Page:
Summary

Allow assigning constants to _, as in const _: TYPE = VALUE, analogous to let _ = VALUE.

Motivation

The ability to ensure that code type checks while discarding the result is useful, especially in custom derives. For example, the following code will not compile if the type MyType doesn't implement the trait MyTrait:


# #![allow(unused_variables)]
#fn main() {
const _FOO: () = {
    use std::marker::PhantomData;
    struct ImpelementsMyTrait<T: MyTrait>(PhantomData<T>);
    let _ = ImplementsMyTrait::<MyType>(PhantomData); // type checking error if MyType: !MyTrait
    ()
};
#}

Unfortunately, this requires coming up with a unique identifier to assign to. This is error-prone because no matter what identifier is chosen, there's always a possibility that a user will have already used the same identifier in their code. If writing const _: () = { ... } were valid, then this would be a non-issue - the const _ could be repeated many times without conflicting with any other identifier in scope.

Guide-level explanation

Allow assigning to _ when defining a new constant. Just like let _, this doesn't introduce any new bindings, but still evaluates the rvalue at compile time like any other constant.

Reference-level explanation

The following changes are made to the language:

Grammar

The grammar of item_const is changed from:

item_const : CONST ident ':' ty '=' expr ';' ;

to:

item_const : CONST (ident | UNDERSCORE) ':' ty '=' expr ';' ;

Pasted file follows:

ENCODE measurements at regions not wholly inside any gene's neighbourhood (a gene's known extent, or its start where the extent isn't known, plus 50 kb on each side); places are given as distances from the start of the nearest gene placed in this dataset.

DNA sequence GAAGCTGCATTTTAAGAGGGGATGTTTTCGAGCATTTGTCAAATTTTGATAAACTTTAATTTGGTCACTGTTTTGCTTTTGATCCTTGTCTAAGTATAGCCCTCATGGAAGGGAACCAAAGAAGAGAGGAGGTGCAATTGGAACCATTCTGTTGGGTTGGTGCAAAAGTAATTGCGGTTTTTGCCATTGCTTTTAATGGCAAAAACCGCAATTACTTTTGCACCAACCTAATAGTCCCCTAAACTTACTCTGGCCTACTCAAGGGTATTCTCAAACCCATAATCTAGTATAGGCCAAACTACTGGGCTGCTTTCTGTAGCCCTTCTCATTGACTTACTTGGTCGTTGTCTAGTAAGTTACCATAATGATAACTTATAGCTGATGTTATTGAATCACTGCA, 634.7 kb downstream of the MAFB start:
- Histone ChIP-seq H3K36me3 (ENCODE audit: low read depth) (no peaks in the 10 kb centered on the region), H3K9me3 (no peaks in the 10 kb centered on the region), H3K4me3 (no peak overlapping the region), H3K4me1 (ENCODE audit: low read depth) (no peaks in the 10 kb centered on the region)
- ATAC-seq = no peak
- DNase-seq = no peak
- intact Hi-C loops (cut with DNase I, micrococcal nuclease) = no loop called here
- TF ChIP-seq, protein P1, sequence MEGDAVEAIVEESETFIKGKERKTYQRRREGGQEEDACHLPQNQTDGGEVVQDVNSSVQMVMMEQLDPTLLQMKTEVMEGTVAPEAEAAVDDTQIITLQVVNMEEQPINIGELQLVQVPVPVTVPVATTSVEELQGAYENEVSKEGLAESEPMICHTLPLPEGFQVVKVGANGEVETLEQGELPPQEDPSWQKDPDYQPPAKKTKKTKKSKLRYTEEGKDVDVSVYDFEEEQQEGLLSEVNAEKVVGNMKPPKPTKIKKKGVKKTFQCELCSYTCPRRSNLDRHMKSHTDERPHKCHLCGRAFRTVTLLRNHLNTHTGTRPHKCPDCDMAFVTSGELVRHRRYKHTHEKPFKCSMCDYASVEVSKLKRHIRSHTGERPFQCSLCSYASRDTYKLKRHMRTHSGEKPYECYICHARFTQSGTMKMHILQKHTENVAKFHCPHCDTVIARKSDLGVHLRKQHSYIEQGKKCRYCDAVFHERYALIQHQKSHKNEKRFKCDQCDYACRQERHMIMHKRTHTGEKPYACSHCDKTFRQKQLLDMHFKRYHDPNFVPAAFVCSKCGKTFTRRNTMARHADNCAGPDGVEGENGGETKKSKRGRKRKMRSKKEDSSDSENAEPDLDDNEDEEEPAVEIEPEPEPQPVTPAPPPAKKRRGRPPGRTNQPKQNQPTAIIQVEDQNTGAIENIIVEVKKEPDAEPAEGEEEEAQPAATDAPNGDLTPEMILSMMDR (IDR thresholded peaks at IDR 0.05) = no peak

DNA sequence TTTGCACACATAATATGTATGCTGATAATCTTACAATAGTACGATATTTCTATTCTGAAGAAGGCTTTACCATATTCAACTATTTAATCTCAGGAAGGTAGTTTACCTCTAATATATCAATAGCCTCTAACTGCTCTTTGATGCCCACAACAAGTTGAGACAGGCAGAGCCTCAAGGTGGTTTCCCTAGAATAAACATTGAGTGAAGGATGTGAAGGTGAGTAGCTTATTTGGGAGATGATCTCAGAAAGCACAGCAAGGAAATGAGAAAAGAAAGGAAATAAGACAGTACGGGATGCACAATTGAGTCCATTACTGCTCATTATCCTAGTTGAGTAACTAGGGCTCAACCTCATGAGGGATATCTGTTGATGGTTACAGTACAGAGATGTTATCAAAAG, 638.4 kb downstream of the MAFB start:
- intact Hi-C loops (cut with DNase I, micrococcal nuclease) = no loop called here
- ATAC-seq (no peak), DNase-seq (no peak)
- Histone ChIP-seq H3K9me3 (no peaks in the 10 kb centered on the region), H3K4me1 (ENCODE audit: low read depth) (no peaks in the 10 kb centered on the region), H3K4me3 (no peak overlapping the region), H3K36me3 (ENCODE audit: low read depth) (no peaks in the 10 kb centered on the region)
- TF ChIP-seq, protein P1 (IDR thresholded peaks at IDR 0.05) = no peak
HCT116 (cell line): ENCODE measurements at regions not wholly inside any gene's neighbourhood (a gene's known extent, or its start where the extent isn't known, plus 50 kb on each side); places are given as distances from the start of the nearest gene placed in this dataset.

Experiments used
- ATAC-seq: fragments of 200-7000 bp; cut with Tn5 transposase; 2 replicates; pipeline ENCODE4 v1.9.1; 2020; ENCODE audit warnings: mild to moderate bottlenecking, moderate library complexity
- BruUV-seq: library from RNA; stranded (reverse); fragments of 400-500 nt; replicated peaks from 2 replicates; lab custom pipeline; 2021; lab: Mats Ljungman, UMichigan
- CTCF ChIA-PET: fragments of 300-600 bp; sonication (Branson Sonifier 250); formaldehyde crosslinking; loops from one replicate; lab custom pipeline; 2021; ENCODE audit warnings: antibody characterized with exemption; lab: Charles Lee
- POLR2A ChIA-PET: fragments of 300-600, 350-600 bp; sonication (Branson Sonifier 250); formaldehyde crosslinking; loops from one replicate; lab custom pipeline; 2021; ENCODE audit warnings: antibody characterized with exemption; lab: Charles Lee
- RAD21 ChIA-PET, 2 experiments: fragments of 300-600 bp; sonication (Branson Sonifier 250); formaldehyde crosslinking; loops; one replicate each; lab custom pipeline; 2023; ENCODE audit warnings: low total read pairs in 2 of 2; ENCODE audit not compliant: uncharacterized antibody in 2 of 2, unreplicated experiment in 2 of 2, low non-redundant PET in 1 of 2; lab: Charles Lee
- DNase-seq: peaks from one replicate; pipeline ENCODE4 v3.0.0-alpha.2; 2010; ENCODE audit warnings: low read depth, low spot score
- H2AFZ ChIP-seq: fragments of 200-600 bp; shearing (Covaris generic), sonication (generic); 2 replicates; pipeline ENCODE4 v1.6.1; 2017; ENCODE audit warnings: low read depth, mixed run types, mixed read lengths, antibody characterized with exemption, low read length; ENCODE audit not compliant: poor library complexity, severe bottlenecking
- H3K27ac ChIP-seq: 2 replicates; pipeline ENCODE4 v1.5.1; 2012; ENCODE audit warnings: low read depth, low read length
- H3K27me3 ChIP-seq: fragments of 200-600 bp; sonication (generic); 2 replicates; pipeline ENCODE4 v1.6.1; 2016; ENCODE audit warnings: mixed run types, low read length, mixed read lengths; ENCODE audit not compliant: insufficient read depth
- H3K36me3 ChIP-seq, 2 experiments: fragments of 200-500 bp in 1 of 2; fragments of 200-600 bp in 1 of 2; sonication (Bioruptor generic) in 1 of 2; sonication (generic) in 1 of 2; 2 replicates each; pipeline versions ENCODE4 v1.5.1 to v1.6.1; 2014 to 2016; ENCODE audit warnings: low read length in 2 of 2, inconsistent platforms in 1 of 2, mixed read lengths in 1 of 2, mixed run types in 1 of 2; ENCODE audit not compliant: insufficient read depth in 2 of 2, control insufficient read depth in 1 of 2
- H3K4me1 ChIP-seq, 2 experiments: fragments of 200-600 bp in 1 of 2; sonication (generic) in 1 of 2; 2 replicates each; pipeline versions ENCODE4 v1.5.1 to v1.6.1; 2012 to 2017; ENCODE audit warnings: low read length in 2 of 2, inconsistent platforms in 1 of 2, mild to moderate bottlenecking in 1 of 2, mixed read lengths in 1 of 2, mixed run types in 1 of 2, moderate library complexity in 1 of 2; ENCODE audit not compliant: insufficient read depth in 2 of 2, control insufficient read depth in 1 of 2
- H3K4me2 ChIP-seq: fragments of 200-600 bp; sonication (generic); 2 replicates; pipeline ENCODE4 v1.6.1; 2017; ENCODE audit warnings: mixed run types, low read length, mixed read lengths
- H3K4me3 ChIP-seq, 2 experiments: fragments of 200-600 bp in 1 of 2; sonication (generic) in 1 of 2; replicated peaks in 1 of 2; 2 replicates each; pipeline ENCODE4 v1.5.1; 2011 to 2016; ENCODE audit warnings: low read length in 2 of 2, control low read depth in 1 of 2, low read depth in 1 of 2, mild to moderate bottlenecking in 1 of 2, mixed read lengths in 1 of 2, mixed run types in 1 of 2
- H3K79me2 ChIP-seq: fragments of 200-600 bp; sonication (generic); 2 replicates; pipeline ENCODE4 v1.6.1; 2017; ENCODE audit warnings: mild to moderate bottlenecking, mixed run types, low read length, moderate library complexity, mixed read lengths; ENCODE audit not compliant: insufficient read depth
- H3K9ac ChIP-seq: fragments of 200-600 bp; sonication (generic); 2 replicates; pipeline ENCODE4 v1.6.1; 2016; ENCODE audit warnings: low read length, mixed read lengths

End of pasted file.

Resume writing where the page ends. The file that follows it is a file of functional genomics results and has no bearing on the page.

Type checking

When type checking an associated const item, the token _ may not occur as the name of the item.

When type checking a const item not inside an impl item, the token _ is permitted as the name of such an item. When that token does occur, it is replaced with a freshly generated and unique identifier.

Drawbacks

The rules around constant identifiers are made somewhat more complicated, as is the compiler logic for handling them. A distinction is introduced between associated const items (inside impls) and non-associated const items.

Rationale and alternatives

Rationale

This would allow more ergonomic uses of a number of patterns used today:

  • Ensuring that types have certain trait bounds in custom derives, as explained in the Motivation section.
  • const_assert! and other macros in the static_assertions crate, which currently work only in a scope (so that they can use a let binding) or requires the user to specify a scope-unique name for a function which will be used to contain the expression that is the meat of the macro.

Eventually, we will likely want to support fully general pattern matching just like in let bindings (e.g., const (a, b): (u8, u8) = (1, 1)) to not have const _ be a special case in the language. However, this RFC leaves the details of such a design up to a future RFC.

Alternatives

  • We could provide procedural macros with an API that fetches a new, globally-unique identifier.
  • We could support anonymous modules (mod { ... } or mod _ { ... }).
  • We could support anonymous top-level functions (fn _() { ... }).

Prior art

Go allows unnamed constants using the syntax const _ = .... It also allows top-level variable bindings which are evaluated at init time, before main is run - var _ = .... This latter syntax is often used to ensure that a particular type implements a particular interface, as in this example from the standard library:

var _ fmt.Formatter = &floatZero // *Float must implement fmt.Formatter

Unresolved questions

None.